Hitchhiking to Mongolia

On a beautiful sunny day, two crazy Europeans decided to hitchhike from Russia (Ulan Ude) to Mongolia (Ulaanbaatar). A Masjroetka (minibus) dropped us 40 minutes out of the city centre. We did a quick photo session because we had good hope we were going to be picked up soon. And we were lucky. Soon a mini truck stopped. A friendly looking russian with a sun-tanned faced wanted to drop us in a city 80 km closer to the Mongolian border. We dropped our backpack in the open back of the truck and jumped in the front. Quite cosy with 3 people. The car made a lot of noise and at some point the driver stopped at the side of the road. We asked him if he wanted us to get out but he shook his head and pointed at his dashboard: the motor was getting too hot and we had to wait until it cooled down… apparently his cooling system was broken. This happened another 3 times and when he dropped us in the city the cool fluid was boiling: steam came out of his car…

First ride
Our first ride, during one of the breaks where the motor had to cool down

 

We walked to the end of the city to get our next ride, which we got in 5 minutes. A young Russian guy with a pimped car (from the inside) and a good taste of music let us make up some time by driving with 140 km/hour over the long roads between the rolling hills, which already looked a lot like Mongolian landscapes. He didn’t talk much (it was rather impossible anyways because of the pumping speakers), but he was nice. He dropped us at a small cafe along the road to the border. But first he invited us for a coffee and a fried kind of pancake with meat inside, which was pretty good.

Hitchhiking

For the last bit in Russia, a Marsjroetka picked us up. We thought he misunderstood us and made him clear we were hitchhiking, but he invited us to jump in the front and take the ride. He even dropped us right at the border side! We knew it was not possible to cross the border by foot and that it was going to be really hard to find someone who wanted to take two foreigners across the border… who knew what we were up to…  For around 6 Euros we could get a taxi to drop us at the other side. This money we paid mostly on the time of the service, not on the gas. A distance of maybe only 700 meters,  with going in and out of the car to check passports and visas, took us about one hour. Finally in Mongolia, we could feel the change of country immediately. As soon as we got out of the car a bunch of Mongolians surrounded us: offering us a deal to change money, give us a ride, or sell us something. It was only then I realised how nice it was that in Russia I cannot remember one time this happened. No pushy sellers and no one who tried to rip us off. In Mongolia, it was the first thing we were confronted with.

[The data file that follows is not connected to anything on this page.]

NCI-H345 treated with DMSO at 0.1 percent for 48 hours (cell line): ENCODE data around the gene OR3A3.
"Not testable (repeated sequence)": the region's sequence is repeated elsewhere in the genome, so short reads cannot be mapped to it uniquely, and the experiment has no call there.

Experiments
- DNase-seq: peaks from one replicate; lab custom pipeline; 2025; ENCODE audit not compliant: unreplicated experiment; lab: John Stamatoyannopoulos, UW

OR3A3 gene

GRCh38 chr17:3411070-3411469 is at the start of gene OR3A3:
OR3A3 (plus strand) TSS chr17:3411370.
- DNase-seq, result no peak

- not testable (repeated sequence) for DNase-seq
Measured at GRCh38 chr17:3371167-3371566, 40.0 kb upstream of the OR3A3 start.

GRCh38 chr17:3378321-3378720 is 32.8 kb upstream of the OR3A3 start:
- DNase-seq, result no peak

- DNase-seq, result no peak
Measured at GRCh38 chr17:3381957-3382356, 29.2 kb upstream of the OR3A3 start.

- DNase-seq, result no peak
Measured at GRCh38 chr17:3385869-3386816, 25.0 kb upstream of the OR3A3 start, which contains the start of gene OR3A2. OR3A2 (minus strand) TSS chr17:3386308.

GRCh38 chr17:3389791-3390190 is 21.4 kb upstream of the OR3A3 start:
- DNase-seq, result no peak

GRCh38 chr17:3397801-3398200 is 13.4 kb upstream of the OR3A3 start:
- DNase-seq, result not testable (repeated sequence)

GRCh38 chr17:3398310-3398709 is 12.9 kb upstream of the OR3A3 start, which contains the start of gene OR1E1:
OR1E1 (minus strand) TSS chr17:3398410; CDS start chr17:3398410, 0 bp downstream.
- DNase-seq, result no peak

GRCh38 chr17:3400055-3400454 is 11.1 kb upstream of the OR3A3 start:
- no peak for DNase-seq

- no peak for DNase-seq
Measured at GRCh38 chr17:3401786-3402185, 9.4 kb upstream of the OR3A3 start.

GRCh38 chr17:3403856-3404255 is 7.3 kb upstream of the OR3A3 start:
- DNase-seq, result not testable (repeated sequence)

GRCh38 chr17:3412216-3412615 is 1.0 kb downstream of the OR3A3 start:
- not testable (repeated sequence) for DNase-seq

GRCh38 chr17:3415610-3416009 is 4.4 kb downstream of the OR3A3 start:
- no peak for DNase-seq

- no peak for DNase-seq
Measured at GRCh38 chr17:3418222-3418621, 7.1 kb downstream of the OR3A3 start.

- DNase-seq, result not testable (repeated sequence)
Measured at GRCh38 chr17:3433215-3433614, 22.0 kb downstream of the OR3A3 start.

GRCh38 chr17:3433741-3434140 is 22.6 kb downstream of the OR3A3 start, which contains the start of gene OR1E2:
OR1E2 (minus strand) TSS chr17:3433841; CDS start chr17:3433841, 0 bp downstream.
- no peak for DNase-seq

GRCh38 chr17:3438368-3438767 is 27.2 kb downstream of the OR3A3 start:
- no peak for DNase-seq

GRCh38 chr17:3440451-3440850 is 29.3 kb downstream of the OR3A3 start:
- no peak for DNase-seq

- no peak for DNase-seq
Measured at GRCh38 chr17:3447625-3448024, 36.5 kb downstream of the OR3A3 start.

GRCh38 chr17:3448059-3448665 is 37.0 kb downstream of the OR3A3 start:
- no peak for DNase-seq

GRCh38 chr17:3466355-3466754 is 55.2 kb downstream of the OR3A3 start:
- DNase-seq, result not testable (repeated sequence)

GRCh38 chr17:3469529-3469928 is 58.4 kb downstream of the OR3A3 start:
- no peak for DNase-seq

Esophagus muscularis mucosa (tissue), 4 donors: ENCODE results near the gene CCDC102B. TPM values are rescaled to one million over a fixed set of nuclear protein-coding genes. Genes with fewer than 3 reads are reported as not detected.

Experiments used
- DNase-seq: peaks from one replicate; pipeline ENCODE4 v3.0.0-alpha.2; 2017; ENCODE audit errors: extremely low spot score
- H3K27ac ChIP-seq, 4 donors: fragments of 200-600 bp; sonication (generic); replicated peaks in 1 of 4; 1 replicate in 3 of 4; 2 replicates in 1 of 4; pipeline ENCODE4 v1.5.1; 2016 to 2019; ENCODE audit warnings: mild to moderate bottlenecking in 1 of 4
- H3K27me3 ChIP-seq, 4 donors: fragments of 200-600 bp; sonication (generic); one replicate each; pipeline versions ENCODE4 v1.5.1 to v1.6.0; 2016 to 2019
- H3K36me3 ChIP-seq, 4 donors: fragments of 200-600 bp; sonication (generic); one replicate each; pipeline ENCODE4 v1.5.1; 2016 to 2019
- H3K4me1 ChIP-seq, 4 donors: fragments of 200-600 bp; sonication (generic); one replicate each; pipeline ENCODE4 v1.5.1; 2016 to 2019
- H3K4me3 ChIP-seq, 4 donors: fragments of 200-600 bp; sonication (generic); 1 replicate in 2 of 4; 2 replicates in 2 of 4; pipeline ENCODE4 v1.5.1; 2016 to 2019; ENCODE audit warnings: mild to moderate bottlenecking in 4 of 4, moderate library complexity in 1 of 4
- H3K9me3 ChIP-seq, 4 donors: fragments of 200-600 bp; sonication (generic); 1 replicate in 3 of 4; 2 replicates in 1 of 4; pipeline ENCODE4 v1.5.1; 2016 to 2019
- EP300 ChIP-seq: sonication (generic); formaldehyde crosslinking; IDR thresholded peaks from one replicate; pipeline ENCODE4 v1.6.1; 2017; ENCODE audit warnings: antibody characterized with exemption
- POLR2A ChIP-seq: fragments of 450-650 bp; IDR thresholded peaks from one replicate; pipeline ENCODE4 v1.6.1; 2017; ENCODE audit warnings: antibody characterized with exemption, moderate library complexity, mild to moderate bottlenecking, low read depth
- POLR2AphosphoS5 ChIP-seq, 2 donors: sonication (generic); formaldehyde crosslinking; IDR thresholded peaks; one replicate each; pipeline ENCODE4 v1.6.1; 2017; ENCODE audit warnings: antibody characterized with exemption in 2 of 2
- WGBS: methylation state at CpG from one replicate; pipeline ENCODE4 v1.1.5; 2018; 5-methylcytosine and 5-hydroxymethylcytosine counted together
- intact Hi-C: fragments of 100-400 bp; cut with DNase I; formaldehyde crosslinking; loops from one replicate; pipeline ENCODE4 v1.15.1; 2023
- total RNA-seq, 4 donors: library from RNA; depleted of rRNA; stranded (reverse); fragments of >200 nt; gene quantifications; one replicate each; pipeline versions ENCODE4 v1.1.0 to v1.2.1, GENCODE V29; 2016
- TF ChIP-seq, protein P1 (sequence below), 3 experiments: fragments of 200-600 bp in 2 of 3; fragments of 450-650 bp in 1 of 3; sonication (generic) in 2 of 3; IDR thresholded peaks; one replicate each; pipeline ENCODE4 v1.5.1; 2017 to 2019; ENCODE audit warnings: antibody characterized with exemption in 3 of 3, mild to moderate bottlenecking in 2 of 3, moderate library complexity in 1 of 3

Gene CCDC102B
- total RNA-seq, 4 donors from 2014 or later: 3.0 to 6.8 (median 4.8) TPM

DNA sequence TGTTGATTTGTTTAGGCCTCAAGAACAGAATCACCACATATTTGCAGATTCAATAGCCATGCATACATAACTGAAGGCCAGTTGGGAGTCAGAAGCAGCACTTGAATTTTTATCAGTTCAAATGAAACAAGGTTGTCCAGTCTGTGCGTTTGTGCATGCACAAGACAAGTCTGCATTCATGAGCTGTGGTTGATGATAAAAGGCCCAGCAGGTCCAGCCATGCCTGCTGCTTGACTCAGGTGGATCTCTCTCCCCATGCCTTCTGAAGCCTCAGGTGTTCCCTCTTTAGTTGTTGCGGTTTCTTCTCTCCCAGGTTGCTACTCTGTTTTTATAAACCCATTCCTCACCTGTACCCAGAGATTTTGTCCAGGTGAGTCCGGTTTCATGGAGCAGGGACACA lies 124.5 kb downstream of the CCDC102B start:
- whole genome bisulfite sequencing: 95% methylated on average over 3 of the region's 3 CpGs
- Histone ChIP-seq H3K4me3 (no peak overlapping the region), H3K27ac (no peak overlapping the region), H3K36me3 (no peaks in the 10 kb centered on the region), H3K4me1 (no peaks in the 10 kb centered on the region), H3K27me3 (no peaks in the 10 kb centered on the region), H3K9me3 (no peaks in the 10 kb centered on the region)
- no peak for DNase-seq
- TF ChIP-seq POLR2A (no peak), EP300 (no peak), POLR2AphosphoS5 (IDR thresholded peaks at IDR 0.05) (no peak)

We could get two more rides until a bigger city in Mongolia. In Irkutsk we heard about the big number of electric cars in Mongolia, since they can be imported cheaply from Japan. So no surprise that our first lift was from a woman in a Toyota Prius (totally refurbished from inside with pink, hello-kitty-like coating). Our second ride we got from a father of two cute little cute boys. He didn’t really seem to know the code of hitchhiking and tried to earn some money from us… When we hitchhiked a second time in Mongolia, to avoid the overpriced tour buses, we would understand that this happens half of the time you try to hitchhike in Mongolia. After this ride, it was to dark to hitchhike the last 200 km. So we decided to take a bus from the city Darhan to Ulaanbaatar. Also there, people were really eager (as not to say pushy) to get us in their bus. The good thing about the last bit of this trip was that I could not see what happened on the road now… The crazy speed and overtaking on the bad and sometimes icy roads of the drivers we had until Darhan made me very nervous sometimes. I was mostly astonished by the dad, who put the life of his two little kids in danger. They were moving around in the car without seatbelts and the father let himself get distracted by them with videos or games on his phone. When he looked at the phone or tried to reposition the children he would drift about the road and once he even slipped on the ice while correcting his steering…

We got dropped at a bus station 6 km from the centre of Ulaanbaatar and decided to take a taxi from here. Something that is not really recommended, but we found a driver who looked nice and didn’t charge us too much, we thought. But of course he didn’t have change for our ‘big’ bill of 10.000 tugrick (the equivalent of not even 4 euros) so we ended up spending too much anyway. Exhausted but happy we finally made it, we arrived in our hostel in the capital of Mongolia, Ulaanbaatar.

Hitchhiking
Bye Russia, you have been lovely!

4 Replies to “Hitchhiking to Mongolia”

  1. Elly en Tony says: Reply

    Wat een spannend avontuur. Maar gelukkig goed aangekomen op de plaats van bestemming.

    1. Jaa was inderdaad wel even spannend haha!

  2. wow i am a big fan. is my idol gonna reply me?

    1. Woohoo a Chinese fan! Thanks Ben! 🙂 Let me know if my video’s are online and what the comments are haha!

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